As long as we had an almost working mobile IM chat application (of course it had plenty of bugs and lacked some valuable features) we decided to give it a chance to meet some users. But, we still coped with the idea of mobile VoIP, so as we had another very interesting VoIP project running, we decided to play with idea of “VoIP via Callback” implementing server side functionality based on GTalk2VoIP [4]. Basically it’s quite simple: when a user wants to make a VoIP call, it sends some command to a server/service by the means of the application menus. A server then initiates two standard VoIP calls (legs), one to user’s mobile phone number, another – to called party. When both calls get answered, server merges these two legs into a single call thus connecting two persons. Since both calls are treated as incoming calls they could be 100% free in most of the world except for North America. The only problem here was the charges for VoIP calls made through standard VoIP infrastructure and we thought we could rely that on user’s shoulders: those who want or need to make VoIP calls to their friends overseas with a single click on the contact list, they easily can do that. But the whole feature turned into paid service, hence required users to add credits to their GTalk2VoIP accounts.


The integration with GTalk2VoIP was easy and completed in a month. We made our best to make it as transparent for users as it was possible: a single click on Call menu in front of any contact in the roster instantly initiated callback service, which produced incoming GSM call onto user’s handset as long as the user has positive balance. We added features to check call costs, to choose VoIP carriers from the list of available in GTalk2VoIP system, to add credits, etc. Although all this had over-complicated the initial idea of cool and easy VoIP, it still provided a lot of new and revolutionary capabilities to our mobile application users: 1. it allowed users to choose between different VoIP carriers, 2. allowed users to add their own SIP accounts and use them to make calls thus to avoid adding credits to GTalk2VoIP accounts, 3. it provided all the VoIM gatewaying features of our GTalk2VoIP project.


In mid November 2006 after a load of time spent on debugging and testing the application on many different mobile handsets, a first version of our mobile IM chat + callback VoIP application was released with the code name Talkonaut [5]. A week before the release we set up a project related web site at , stuffed it up with FAQs, HowTos and screen-shots, we added an Over-The-Air download feature (sending SMS downloadable link), etc. So, everything was ready for pretty much successful start :-). I wrote a short overview of our new project and product and set it over to a bunch of mobile related blogs, waiting for bloggers to cover us and downloads to get rise high. In a week nothing was heard about our application neither on the web nor in blogs until someone posted a link on Digg.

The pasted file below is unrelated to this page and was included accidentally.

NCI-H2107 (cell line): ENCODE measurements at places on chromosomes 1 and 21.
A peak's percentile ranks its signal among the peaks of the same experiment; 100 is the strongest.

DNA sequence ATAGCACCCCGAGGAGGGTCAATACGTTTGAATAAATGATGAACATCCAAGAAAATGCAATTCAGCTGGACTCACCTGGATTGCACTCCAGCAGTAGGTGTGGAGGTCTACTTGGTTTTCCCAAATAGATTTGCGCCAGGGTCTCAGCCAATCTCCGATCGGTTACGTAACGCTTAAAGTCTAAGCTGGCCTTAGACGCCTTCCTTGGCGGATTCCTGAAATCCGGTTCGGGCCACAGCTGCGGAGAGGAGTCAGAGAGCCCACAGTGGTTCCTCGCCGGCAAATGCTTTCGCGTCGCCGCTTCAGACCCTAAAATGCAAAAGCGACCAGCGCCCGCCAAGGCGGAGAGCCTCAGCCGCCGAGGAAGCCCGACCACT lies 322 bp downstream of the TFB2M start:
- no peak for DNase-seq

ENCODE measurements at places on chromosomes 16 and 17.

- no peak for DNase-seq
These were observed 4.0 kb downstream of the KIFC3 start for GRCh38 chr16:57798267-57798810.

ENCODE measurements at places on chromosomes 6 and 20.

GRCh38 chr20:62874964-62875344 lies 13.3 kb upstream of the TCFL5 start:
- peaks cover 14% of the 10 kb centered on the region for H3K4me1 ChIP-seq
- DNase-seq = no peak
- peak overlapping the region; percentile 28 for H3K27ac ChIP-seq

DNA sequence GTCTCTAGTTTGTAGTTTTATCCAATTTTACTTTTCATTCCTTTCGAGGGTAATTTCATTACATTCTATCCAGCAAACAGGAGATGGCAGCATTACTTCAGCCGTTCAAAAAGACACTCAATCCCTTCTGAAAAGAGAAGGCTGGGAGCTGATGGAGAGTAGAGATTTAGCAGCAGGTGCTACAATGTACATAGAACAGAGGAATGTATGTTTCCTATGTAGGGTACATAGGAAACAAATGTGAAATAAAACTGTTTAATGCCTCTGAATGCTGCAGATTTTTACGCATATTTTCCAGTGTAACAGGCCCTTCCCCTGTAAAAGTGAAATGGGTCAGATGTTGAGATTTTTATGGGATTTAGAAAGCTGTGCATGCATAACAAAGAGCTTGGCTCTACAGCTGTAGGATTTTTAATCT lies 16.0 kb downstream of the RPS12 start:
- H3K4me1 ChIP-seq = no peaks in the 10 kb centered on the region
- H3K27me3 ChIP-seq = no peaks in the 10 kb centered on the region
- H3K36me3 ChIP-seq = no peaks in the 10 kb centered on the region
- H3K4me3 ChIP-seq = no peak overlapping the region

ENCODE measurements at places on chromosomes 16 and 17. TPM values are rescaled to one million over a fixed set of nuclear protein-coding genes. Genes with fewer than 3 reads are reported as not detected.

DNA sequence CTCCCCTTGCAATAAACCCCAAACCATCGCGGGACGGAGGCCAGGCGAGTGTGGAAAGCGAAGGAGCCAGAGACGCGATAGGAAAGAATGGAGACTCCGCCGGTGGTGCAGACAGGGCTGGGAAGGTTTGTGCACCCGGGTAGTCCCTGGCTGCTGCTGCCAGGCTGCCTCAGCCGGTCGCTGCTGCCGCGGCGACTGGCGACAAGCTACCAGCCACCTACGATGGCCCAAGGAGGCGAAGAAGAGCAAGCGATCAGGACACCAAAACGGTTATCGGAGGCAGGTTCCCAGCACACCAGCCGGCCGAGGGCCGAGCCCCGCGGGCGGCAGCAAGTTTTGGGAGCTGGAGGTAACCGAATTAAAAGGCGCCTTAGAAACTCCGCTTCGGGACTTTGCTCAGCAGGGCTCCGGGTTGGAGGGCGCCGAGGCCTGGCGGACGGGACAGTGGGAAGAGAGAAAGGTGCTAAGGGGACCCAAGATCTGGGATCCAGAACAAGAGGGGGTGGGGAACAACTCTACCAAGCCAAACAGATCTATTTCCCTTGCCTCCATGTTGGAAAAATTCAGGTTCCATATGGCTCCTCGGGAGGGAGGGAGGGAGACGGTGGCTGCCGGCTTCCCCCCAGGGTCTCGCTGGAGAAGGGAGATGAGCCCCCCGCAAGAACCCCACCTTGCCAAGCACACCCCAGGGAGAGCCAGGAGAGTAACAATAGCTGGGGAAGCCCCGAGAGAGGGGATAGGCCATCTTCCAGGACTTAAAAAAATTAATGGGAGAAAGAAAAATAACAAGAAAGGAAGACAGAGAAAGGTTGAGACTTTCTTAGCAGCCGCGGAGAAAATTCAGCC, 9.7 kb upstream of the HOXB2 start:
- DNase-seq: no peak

I fail to understand how Digg society works or behaves, every time we were trying to post some link to our project’s new cool feature on that site, it either got buried instantly or just went unnoticed. But for this time it was something very different, the link to Talkonaut site got to the front page of Digg pretty soon and been kept there for several hours providing a flow of newcomers, so downloads skyrocketed. In half a day we got 5000 downloads which I think was pretty good for an unknown piece of software made by a bunch of guys from Siberia :-).


Unfortunately, our little happiness did not last long and soon it was spoiled by the fact that most of the downloaders failed to run our software on their mobiles. It appeared that our application refused to work on any particular mobile phone which we did not test it on. That was another kick from the mobile phone industry. By not supporting or loosely supporting J2ME standards handset vendors made it virtually impossible to write portable mobile applications: for every vendor, for every particular handset model, one needs to write dozens of workarounds to make application work and use most of MIDP APIs. Cannot say we were not ready for such a treat, so we started to gather feedbacks, and with a great help from our early adopters in a couple of months we managed to overcome and fix most of the bugs in Java VMs on most phones (the only bug that still exists is a memory leak in bogus Java VM with which Nokia still equips their phones and is not going to fix it any time soon!).


Second and third releases of our Talkonaut mobile software were made public in March and July 2007 accordingly. All that time we had been pumping up our application with cool features, like file transfer, multi-user chat conferencing, other IM protocols like MSN, Yahoo, AIM and ICQ,  extra voice features, improved graphics, support for qwerty keyboards, etc. With the third release Talkonaut became very powerful IM chat client and appeared to be quite popular (so popular that people on main conference, to whom I apologies,  started to hate Talkonaut because it brought them so many newbies who didn’t care much about Jabber only seeking for cyber-sex or something [6]). Yet callback based VoIP functionality was not used much, as we think due to a number of reasons: 1) it was not easy to get used to callbacks, 2) it often fails to work due to fails on VoIP carriers’ networks, 3) it still was a paid service. And the last reason was very significant one. With a growing number of free calling services popping up daily on the Net  (mostly Silicon Valley based and backed by a huge VC money cow) it became not only hard to promote any paid calling service, but the whole idea started to sound very offensive. Society demands and expects to see 100% free international calling services, as we predicted to see the market developing this way even in early 2006.